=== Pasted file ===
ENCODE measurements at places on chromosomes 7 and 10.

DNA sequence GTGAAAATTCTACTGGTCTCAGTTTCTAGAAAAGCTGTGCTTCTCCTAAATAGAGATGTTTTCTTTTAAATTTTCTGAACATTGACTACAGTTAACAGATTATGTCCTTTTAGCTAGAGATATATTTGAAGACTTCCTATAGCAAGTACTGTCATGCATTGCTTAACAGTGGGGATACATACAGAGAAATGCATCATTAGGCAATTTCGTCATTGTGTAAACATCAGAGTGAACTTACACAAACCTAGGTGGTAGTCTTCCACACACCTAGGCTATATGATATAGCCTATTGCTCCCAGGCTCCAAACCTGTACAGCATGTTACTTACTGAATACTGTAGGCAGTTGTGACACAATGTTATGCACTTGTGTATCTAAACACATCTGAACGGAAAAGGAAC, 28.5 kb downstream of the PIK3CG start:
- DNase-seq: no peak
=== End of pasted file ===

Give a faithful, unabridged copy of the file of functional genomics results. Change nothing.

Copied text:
ENCODE measurements at places on chromosomes 7 and 10.

DNA sequence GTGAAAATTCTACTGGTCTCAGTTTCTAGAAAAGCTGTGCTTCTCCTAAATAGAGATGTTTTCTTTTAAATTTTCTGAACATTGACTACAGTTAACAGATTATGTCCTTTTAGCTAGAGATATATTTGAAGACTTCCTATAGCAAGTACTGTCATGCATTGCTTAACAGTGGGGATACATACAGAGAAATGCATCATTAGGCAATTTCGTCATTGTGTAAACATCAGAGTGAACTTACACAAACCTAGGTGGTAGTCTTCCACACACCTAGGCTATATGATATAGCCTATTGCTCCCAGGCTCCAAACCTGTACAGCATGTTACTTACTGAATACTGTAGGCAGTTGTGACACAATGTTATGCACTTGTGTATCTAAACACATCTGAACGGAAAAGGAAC, 28.5 kb downstream of the PIK3CG start:
- DNase-seq: no peak